Table 1 Signaling pathways for NO, H2S, and CO in the vasculature. ACh, acetylcholine; SMC, smooth muscle cell.
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Fig. 1

Physiologic vasorelaxation by NO, CO, and H2S. Stimulation of muscarinic acetylcholine receptors (AChRs) on endothelial cells activates Ca2+-calmodulin (CaM), which in turn binds to and stimulates endothelial NO synthase (eNOS), cystathionine γ-lyase (CSE), and HO2 to produce NO, H2S, and CO, respectively. NO and CO diffuse into the adjacent smooth muscle cells and activate soluble guanylyl cyclase (sGC) to produce cyclic GMP (cGMP), ultimately affecting the actin-myosin cross-bridge. H2S also diffuses into smooth muscle cells, where it likely activates K+ channels. These actions of all three gases lead to vasorelaxation.

The carrier protein CAPON delivers nNOS to its targets. The C terminus of CAPON interacts with the PDZ domain of nNOS, competing with the binding of nNOS to PSD95 (postsynaptic density protein–95) (12). Glutamate, acting through its N-methyl-d-aspartate (NMDA) subtype receptor, signals to nNOS via PSD95 (Table 2) (13). Thus, CAPON may regulate nNOS by influencing its ability to associate with PSD95-NMDA receptor complexes. CAPON also binds to Dexras1, a brain-enriched member of the Ras family of small guanosine triphosphatases, thereby linking Dexras1 to nNOS. The generated NO serves as a guanine nucleotide exchange factor for Dexras1 (14). Dexras1, in turn, via the benzodiazepine receptor–associated protein (PAP7), is linked to divalent metal transporter 1 (DMT1), which mediates iron accumulation in cells. NMDA receptor activation, via nNOS, leads to S-nitrosylation and activation of Dexras1, which physiologically induces iron uptake through DMT1. This iron accumulation may contribute to NMDA neurotoxicity, because selective iron chelation prevents NMDA toxicity (14).

Table 2 How NO, H2S, and CO signal in the nervous system. EC, endothelial cell; GI, gastrointestinal; KO, knockout; mGluR, metabotropic glutamate receptor.
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Carbon monoxide

Whereas NO was isolated as the chemical mediator of an important biological function, CO was known to be formed physiologically long before much attention had been devoted to its function (15). Heme oxygenase 1 (HO1) is an inducible enzyme responsible for degrading heme that exits aging red blood cells. HO1 cleaves the heme ring to the straight-chain biliverdin, thereby releasing CO. Biliverdin is rapidly reduced to bilirubin by biliverdin reductase, which occurs in high densities in cells so that biliverdin rarely accumulates. Bilirubin was long thought to be only a toxic end product, which in high concentrations gives rise to jaundice in newborn infants and which in excess can cause kernicteric damage to the brain. Bilirubin is now appreciated as a physiologic antioxidant cytoprotectant comparable in importance to glutathione (16). The lipophilic bilirubin protects cell membranes against lipid peroxidation, whereas the water-soluble glutathione protects soluble proteins (17). Low tissue concentrations of bilirubin can protect against much higher concentrations of reactive oxygen species through a cycle in which the antioxidant actions of bilirubin are accompanied by its oxidation to biliverdin, upon which it is immediately reduced back to bilirubin by biliverdin reductase (16).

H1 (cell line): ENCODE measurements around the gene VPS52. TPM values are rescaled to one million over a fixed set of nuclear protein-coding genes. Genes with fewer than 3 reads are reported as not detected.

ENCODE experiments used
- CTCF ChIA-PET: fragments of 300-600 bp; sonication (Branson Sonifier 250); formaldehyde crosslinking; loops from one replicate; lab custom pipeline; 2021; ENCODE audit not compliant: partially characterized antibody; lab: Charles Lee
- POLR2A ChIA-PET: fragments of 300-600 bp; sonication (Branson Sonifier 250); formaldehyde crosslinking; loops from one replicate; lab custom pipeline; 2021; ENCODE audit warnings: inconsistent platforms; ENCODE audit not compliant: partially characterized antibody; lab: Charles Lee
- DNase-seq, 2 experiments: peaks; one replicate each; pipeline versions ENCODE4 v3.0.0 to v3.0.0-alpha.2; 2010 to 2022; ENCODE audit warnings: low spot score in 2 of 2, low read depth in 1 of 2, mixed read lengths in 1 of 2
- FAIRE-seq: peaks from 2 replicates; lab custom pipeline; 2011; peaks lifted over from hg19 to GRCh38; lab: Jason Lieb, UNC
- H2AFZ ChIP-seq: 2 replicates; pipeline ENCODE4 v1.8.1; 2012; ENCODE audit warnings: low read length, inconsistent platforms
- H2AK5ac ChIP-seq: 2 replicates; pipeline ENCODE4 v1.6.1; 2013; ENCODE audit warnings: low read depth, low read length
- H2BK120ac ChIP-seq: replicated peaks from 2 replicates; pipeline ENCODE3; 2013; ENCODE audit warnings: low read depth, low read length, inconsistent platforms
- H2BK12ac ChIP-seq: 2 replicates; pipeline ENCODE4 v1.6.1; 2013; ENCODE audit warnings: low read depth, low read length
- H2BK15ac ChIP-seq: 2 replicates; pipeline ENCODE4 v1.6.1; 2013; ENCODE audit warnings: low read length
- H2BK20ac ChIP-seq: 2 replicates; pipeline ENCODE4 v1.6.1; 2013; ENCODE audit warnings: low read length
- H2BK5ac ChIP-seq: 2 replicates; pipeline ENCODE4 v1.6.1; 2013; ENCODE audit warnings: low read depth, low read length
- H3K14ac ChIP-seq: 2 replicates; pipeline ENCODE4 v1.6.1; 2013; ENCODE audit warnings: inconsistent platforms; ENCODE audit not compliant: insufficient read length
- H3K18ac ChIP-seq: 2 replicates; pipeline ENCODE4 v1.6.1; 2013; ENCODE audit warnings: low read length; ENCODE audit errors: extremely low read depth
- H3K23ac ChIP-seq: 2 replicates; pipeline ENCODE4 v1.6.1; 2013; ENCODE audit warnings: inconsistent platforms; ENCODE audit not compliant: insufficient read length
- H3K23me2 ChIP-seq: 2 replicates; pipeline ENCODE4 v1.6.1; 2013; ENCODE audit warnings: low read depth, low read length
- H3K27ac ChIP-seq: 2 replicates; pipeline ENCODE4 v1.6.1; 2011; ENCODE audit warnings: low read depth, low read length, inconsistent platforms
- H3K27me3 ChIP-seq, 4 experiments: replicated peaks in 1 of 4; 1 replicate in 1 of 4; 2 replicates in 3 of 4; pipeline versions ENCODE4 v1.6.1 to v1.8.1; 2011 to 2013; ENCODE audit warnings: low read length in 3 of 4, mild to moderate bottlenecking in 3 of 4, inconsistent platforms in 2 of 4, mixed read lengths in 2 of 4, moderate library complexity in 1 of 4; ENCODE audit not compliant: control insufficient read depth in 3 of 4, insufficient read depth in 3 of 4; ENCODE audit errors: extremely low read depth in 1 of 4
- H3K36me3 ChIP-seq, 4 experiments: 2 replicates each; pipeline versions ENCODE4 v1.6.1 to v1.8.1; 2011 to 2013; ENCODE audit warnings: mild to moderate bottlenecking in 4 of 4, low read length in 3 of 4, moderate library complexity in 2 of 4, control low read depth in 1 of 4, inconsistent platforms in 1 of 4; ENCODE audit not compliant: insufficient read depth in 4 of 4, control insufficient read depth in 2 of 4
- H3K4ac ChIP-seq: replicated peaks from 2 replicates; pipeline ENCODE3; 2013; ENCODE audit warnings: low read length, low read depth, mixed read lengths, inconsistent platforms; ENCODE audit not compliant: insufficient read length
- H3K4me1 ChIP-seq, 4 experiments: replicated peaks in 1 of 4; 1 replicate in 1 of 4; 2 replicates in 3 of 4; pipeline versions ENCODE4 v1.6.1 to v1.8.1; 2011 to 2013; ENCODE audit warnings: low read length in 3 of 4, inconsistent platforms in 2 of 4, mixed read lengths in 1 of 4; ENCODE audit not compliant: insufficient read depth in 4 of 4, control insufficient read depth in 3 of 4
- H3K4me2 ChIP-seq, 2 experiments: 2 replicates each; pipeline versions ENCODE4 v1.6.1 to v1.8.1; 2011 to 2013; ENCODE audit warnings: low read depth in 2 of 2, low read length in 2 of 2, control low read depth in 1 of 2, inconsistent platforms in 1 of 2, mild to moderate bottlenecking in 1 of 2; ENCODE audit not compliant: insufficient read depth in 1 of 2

The anti-stress and anti-inflammatory role of HO1 may involve CO as well as bilirubin. Exogenous CO inhibits the formation of pro-inflammatory cytokines and increases the production of anti-inflammatory cytokines (18). CO also prevents arteriosclerotic lesions by inhibiting smooth muscle cell proliferation (19). Following vascular injury, activation of HO1 directly reduces vasoconstriction and inhibits cell proliferation (19). CO stabilizes hypoxia-inducible factor 1α (HIF1α), leading to cytoprotection (20).

HO1 is induced following virtually all forms of cell stress and is even designated a heat shock protein. This induction presumably affords cytoprotection through bilirubin and CO. By contrast, iNOS, via its product NO, mediates inflammatory responses of macrophages. Like heme oxygenase, NOS generates two products, NO and citrulline. Citrulline is a component of the urea cycle but, in contrast to bilirubin, is not thought to act itself as a messenger molecule.

In analogy to distinctions between the inducible iNOS and the constitutive nNOS and eNOS, a constitutive heme oxygenase 2 (HO2) exists. Moreover, like eNOS and nNOS, HO2 is activated by calcium-calmodulin (21). Just as phosphorylation of NOS isoforms can augment their activity, HO2 is phosphorylated and activated by casein kinase 2 (CK2) (22).

CO and NO have several functional parallels. HO2, like eNOS, is localized to the endothelial layer of blood vessels (Table 1 and Fig. 1) (23). CO relaxes blood vessels and may be an EDRF, although the evidence for this is much weaker than for NO and H2S (see below). Both HO2 and nNOS are localized to discrete populations of neurons in the brain with some overlap (Table 2) (24). In the myenteric plexus of the intestines, HO2 and nNOS are colocalized to many neurons and both mediate nonadrenergic, noncholinergic neurotransmission (2527).

Hydrogen sulfide